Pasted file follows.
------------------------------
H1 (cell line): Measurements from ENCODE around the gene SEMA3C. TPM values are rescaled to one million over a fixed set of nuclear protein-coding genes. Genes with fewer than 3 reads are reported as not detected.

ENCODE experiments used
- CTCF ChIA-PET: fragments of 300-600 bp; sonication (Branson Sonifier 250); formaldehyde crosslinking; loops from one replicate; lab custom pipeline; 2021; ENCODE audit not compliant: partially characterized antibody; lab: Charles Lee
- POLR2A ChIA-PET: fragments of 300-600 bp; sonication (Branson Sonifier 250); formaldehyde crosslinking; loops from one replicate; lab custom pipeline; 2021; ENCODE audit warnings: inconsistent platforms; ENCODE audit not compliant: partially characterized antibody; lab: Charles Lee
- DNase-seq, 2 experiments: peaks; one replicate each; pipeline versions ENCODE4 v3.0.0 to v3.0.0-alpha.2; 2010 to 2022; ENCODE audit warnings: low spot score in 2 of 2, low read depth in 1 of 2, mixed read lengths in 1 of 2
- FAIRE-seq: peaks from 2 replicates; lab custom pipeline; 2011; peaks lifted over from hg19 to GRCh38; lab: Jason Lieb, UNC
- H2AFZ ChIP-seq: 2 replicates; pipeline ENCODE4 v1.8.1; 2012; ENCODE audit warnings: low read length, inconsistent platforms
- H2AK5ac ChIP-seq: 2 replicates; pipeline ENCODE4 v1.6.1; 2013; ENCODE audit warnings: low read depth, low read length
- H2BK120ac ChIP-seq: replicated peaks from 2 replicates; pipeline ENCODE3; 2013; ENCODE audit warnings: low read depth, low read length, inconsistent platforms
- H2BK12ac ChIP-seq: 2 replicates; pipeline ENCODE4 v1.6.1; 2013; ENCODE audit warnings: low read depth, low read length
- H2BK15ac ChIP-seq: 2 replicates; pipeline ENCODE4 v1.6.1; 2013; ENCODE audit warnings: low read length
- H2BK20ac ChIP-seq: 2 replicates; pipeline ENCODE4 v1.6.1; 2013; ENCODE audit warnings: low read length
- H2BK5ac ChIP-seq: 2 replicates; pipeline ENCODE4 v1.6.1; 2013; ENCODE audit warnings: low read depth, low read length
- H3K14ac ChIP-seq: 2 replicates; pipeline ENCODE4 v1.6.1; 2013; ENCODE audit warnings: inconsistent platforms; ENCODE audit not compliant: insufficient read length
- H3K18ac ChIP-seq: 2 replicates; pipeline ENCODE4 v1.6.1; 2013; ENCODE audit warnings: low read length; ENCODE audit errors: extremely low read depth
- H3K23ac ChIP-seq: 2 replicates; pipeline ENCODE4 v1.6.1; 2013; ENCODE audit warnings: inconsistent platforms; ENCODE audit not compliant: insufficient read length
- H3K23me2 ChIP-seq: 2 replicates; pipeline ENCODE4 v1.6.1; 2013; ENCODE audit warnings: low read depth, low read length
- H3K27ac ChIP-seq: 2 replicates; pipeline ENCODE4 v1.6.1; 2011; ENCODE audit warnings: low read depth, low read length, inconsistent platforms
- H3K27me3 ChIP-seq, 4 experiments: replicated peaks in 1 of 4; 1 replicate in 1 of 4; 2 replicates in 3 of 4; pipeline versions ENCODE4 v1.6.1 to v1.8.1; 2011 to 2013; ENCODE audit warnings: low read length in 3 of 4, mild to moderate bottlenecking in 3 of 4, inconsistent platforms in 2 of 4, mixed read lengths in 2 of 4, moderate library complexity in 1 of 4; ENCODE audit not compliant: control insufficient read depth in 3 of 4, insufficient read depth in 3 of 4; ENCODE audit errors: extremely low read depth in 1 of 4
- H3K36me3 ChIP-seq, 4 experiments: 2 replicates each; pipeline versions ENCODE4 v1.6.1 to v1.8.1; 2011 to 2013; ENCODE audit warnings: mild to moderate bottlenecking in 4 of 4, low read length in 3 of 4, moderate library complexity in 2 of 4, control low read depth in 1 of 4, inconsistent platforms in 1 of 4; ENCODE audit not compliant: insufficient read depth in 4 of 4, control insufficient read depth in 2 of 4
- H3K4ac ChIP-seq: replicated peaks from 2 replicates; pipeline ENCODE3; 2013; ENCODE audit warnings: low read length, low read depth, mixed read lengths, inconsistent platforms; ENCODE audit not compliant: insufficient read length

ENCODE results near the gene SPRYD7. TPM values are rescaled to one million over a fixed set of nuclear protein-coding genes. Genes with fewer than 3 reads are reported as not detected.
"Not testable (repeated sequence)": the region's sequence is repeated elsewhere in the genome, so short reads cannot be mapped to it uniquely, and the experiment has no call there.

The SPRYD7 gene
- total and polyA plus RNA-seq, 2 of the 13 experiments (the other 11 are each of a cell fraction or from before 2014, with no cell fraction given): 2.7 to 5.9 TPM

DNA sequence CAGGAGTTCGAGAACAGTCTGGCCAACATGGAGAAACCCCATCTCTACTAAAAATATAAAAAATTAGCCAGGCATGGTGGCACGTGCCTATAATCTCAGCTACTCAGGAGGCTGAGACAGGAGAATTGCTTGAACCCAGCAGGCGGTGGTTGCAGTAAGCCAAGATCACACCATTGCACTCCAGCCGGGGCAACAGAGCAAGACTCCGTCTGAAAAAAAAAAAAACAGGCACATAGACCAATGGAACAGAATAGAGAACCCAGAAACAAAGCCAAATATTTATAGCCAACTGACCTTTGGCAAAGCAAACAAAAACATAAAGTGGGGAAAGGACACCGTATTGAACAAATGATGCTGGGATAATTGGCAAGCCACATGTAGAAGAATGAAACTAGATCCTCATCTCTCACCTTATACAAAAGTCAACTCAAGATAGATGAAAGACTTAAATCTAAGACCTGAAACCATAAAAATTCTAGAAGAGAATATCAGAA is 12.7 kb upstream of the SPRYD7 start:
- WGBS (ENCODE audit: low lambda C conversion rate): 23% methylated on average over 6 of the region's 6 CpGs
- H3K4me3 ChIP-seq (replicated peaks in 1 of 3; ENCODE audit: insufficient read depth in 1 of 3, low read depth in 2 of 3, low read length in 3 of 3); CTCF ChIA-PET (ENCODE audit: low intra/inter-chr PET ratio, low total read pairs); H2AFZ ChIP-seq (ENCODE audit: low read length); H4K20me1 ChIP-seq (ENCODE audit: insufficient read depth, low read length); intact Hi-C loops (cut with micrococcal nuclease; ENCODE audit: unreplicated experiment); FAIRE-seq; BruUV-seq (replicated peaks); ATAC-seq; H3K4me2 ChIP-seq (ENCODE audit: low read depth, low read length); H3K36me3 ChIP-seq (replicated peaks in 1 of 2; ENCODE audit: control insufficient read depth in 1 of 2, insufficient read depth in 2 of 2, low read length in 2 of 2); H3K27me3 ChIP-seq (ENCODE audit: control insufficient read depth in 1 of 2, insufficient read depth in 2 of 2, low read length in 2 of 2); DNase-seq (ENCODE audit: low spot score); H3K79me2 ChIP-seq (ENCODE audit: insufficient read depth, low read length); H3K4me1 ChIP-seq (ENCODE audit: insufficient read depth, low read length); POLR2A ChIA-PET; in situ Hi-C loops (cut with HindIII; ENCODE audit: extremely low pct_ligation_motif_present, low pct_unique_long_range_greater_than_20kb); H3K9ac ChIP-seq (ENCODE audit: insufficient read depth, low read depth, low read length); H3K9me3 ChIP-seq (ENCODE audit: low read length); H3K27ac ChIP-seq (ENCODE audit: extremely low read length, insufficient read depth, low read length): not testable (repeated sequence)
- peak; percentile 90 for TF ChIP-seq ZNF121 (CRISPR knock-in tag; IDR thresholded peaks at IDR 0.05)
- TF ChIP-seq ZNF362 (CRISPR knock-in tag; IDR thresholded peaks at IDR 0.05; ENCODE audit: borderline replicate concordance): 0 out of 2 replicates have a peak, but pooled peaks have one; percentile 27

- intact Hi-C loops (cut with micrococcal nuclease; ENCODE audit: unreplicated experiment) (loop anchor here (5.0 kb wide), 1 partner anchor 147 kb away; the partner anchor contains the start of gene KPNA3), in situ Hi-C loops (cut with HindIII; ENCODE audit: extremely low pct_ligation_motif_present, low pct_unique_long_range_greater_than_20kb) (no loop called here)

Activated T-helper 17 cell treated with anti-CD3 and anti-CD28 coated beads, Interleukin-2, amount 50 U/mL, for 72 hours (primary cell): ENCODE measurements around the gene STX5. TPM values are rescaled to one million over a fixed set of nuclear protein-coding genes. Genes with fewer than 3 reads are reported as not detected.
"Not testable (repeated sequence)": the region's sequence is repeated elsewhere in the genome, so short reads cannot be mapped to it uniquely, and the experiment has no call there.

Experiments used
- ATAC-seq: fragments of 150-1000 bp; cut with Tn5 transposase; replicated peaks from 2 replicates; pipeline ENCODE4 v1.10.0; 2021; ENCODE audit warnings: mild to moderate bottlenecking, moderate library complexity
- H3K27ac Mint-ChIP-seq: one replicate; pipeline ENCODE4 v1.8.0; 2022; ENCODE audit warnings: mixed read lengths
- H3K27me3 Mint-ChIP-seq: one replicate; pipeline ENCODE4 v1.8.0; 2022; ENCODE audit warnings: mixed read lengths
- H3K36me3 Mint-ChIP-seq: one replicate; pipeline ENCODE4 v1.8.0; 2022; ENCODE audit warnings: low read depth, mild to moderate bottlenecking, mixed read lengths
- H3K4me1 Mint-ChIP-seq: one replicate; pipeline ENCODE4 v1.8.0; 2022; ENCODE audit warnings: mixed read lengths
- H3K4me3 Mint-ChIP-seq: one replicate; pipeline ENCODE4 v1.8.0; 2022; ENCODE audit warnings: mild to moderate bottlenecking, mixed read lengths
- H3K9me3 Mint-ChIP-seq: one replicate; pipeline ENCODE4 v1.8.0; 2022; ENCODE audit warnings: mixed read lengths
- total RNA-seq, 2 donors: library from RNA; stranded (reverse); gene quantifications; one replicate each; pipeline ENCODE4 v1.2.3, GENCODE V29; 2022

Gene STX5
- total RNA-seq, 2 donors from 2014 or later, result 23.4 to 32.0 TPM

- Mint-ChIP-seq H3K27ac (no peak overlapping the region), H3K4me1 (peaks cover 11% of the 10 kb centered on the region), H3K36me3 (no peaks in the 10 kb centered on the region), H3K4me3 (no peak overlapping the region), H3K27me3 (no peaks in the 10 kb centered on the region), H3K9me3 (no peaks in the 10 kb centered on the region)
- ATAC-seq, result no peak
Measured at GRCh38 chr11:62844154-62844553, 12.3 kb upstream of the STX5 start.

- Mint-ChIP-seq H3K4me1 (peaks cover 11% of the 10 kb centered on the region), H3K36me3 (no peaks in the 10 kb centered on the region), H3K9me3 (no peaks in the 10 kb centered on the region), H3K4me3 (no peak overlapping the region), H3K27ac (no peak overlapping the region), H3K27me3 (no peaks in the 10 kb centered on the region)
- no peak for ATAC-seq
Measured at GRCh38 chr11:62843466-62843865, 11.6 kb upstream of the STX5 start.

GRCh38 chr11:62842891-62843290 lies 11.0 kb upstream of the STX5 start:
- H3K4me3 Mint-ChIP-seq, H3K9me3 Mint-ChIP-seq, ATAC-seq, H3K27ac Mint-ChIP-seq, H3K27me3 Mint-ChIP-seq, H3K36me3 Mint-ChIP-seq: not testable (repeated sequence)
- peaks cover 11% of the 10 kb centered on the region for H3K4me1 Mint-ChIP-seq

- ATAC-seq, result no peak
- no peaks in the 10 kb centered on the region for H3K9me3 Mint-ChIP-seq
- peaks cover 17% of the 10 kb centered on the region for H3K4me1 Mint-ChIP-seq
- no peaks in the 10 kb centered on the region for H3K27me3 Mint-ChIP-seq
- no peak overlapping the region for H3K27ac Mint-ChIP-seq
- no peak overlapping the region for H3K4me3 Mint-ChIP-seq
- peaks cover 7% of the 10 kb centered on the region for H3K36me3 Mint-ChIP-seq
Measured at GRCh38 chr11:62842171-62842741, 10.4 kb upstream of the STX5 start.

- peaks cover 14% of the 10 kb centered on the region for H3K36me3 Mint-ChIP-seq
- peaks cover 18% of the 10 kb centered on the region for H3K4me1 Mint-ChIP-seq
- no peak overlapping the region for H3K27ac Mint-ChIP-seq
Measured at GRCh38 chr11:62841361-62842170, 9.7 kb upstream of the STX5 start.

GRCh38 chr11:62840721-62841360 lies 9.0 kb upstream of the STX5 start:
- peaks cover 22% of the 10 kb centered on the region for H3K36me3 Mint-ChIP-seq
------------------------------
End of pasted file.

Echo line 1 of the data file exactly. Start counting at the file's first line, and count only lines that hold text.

H1 (cell line): Measurements from ENCODE around the gene SEMA3C. TPM values are rescaled to one million over a fixed set of nuclear protein-coding genes. Genes with fewer than 3 reads are reported as not detected.